Avery popular indoor-game, this folk game is very much similier to ‘Mankala’ game played in South Africa, Indonesia, Philiphines and in Asia. In Integral Park of the Tuluva culture and tradition, researchers have concluded that the game was a very popular medium to attire youngsters to the intricacies, in farming (Tulunadu then predominantly was agrarian) and governance. There were 27 difference types, of which the knowledge of only 16 games are in public memory.
Earlier this game was played on a metal board, but today the board has been replaced with wood and is described as “Mane’. In the absence of specific dimensions the ‘Mane’s sizes range from small to big. Some types are just plain wooden board, raised 2-4 inches from the ground. Some have intricate carvings on all the four sides and elders insist that the bottom of the board must have carvings of serpents. (According to folk core the serpent gods had used this game).
The wooden board has totally 14 pits with seven feets distributed evenly on each side. In Tulu the feets are known as ‘Kone’ (Rooms), “Illa’, ‘Guri’ some times the wooden board has additional chambers to store the ‘Seeds’ or shells. Depending upon the types game, it can be played between two to four people and severely tamarind seeds cowric shells, stones or bangle seeds are used as pawns. Under the very popular ‘Chenne Aata’ a total number of 56 pieces are disturbed equally, such that each ‘Kone’ has four pieces. The games played with a player emptying a pit and begins distributing the pieces either in clockwise or anti-clockwise direction. After dropping the last piece, the player moves on to the next pit and empties out all the pieces. During the course of play, if the player in the previous pit, the player looses hirs right to play and his opponent begins playing, by entying out a pit located on his side. If a pit has three pieces the player must skip the pit. But if the player to left with a last piece, he can add to the pit and take possession of all the four-pieces. After the completion of the first round, each players must step into the second round by filling up the pits with the pieces he has in his possession. If a player fails to fill up all his seven pits, the remaining empty pit is called ‘potthu’. These empty ‘pits’ determine the game and when a player has more than four ‘potthu’. He is declared loser.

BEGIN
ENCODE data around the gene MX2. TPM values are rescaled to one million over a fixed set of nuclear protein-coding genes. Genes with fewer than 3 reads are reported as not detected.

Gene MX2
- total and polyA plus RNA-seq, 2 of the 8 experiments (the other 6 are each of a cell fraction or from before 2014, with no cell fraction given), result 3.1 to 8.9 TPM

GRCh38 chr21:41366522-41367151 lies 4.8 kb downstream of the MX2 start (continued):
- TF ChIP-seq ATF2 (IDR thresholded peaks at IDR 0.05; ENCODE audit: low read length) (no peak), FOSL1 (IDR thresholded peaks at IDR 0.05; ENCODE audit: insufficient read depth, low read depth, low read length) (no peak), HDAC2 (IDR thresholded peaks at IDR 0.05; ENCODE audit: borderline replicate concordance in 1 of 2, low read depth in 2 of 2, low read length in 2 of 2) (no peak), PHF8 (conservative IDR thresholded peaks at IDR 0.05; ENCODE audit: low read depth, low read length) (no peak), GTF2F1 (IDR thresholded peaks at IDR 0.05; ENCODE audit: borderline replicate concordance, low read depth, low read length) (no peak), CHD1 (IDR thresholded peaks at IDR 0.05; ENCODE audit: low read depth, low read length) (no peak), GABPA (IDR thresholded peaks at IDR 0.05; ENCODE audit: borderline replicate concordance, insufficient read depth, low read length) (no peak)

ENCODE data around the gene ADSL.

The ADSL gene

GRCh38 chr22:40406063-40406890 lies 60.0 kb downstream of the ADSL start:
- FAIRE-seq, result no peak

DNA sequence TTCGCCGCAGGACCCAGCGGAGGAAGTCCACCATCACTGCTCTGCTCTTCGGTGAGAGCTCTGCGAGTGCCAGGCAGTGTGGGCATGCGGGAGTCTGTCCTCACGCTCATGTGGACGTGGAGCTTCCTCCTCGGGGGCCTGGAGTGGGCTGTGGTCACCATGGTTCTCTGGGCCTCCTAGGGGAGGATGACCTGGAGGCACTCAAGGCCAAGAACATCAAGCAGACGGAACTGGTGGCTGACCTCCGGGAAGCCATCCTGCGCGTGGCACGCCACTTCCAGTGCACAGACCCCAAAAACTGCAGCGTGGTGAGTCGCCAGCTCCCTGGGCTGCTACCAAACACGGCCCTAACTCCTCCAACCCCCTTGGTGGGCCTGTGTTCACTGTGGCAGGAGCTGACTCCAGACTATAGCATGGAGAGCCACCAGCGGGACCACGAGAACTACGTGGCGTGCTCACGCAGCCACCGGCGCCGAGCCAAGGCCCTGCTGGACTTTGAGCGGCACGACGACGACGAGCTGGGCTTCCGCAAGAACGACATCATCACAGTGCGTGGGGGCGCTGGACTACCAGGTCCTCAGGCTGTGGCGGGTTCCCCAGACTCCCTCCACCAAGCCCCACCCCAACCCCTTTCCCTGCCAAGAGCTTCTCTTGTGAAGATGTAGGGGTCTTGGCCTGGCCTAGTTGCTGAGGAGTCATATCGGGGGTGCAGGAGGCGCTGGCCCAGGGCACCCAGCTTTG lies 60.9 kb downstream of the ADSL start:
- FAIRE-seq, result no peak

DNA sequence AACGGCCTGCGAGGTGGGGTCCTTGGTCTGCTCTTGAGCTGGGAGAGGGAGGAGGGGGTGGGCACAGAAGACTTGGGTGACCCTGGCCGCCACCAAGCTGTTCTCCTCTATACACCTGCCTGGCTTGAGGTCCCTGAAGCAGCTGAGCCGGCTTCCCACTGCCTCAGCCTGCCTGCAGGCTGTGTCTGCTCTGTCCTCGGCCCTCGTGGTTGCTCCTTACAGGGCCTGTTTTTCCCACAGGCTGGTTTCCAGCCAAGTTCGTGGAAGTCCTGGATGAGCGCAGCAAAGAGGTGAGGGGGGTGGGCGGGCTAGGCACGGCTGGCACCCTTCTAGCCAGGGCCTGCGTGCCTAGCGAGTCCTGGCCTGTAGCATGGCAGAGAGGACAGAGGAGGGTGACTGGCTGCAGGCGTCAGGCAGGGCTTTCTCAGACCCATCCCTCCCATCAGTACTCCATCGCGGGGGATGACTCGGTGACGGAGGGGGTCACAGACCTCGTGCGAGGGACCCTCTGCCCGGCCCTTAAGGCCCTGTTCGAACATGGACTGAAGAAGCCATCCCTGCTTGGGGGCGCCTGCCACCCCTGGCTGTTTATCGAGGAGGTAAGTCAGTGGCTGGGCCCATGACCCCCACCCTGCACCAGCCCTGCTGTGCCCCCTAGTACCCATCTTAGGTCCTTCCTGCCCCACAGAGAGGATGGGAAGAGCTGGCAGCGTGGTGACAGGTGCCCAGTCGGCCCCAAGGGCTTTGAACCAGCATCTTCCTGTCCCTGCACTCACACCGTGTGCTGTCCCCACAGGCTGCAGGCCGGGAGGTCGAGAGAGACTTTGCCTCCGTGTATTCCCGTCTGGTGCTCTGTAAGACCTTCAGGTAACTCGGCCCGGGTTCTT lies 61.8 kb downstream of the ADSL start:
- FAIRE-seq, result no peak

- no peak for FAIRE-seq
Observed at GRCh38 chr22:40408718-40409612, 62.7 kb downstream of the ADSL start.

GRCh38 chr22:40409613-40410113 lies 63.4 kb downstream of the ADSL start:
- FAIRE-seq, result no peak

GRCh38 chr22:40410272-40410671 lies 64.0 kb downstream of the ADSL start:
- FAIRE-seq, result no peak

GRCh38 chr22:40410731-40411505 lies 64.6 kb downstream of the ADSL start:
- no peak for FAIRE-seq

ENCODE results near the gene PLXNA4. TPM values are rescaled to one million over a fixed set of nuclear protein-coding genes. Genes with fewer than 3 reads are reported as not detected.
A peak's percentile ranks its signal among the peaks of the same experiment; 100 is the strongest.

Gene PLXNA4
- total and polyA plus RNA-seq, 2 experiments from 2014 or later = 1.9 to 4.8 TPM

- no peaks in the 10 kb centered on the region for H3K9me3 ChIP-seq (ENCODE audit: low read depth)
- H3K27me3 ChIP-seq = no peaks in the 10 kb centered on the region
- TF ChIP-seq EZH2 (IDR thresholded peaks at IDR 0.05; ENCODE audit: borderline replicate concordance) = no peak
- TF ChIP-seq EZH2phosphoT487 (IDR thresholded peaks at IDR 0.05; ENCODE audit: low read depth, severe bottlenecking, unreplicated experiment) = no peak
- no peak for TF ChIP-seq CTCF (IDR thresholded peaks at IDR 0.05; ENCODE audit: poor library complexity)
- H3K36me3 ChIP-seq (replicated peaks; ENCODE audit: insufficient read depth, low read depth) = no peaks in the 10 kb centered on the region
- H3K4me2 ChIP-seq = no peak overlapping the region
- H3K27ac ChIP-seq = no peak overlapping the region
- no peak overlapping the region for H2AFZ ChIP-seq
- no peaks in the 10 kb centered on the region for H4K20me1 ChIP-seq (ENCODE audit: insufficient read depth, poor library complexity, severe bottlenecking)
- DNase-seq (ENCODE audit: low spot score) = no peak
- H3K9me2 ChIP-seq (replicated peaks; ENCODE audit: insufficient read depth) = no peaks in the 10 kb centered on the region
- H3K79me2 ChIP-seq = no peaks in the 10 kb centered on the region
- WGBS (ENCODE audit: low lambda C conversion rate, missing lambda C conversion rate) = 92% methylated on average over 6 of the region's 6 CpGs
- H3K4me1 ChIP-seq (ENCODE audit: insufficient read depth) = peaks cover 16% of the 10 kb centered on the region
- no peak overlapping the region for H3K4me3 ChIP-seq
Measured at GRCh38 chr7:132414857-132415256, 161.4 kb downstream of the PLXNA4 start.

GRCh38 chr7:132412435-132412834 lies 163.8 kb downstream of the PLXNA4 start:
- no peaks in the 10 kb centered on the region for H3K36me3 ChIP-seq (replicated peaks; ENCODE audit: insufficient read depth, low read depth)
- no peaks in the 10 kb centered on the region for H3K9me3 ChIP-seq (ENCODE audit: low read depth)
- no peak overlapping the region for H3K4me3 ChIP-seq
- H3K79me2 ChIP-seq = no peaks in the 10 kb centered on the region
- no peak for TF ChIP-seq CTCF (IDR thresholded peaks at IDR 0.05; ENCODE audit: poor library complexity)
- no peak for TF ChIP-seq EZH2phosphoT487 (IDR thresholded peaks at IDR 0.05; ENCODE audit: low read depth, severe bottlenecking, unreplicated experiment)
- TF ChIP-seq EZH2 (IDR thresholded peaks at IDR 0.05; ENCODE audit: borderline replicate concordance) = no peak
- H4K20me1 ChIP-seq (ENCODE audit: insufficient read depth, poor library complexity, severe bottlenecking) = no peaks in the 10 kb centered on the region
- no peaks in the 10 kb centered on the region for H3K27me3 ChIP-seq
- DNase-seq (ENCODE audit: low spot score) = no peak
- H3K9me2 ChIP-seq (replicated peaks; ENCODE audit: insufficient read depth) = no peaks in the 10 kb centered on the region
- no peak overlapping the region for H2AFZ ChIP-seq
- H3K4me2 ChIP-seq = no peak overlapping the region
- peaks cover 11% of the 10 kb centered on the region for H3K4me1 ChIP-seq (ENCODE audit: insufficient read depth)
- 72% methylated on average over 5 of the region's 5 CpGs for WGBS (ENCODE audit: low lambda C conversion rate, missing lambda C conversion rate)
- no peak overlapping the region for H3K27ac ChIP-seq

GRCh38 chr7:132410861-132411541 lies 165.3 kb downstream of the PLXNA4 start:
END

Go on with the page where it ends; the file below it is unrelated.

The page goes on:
According to historians this game was played between July and August, before the ‘Khariff coop’ (first crop) was harvested. As proof of its popularities and relevance, in the unique socio-cultural set up of Tulunada chennemane has many native terms. There are several, but peculiar don’ts. The game should not be played, between sisters between husband and wife, by children below 10 years. If players cheat, or lie, the player becomes in sane or faces dire consequences. Each don’t has a folklore justifying why the rule has come into existence.
The first in the series is a game called Channe Mane. Some people might know this game as Atkuni Mane, Aleguli Mane, Gundpale (Konkani) and so on.
The board or the Mane looks like this. Usually it is played using tamarind seeds. But any other seeds can also be used. At the start of the game each hole contains five seeds.
- The first player picks up the seeds of one of his holes and distributes them into the following holes one by one anti-clockwise.
- After dropping the last seed into a hole, the contents of the following hole are distributed in another lap.
- The move ends when the following hole is empty. This is called “saada”.
- If the hole is empty, the player captures the contents of the succeeding hole. In addition, he captures the contents of the hole opposite to that hole.
- Each turn a player may move twice, if he captures in his first move. Then his term ends after two “saadas”.
- A player must move unless he has nothing to play with.
- The game is finished when all counters are taken.
- The player who has collected most counters wins the game.
- In the next round, each player tries to fill his holes with five counters from his winnings. These holes which cannot be filled are marked with a pebble or a twig and are avoided for further play. The match is continued until one player is unable to fill even one hole.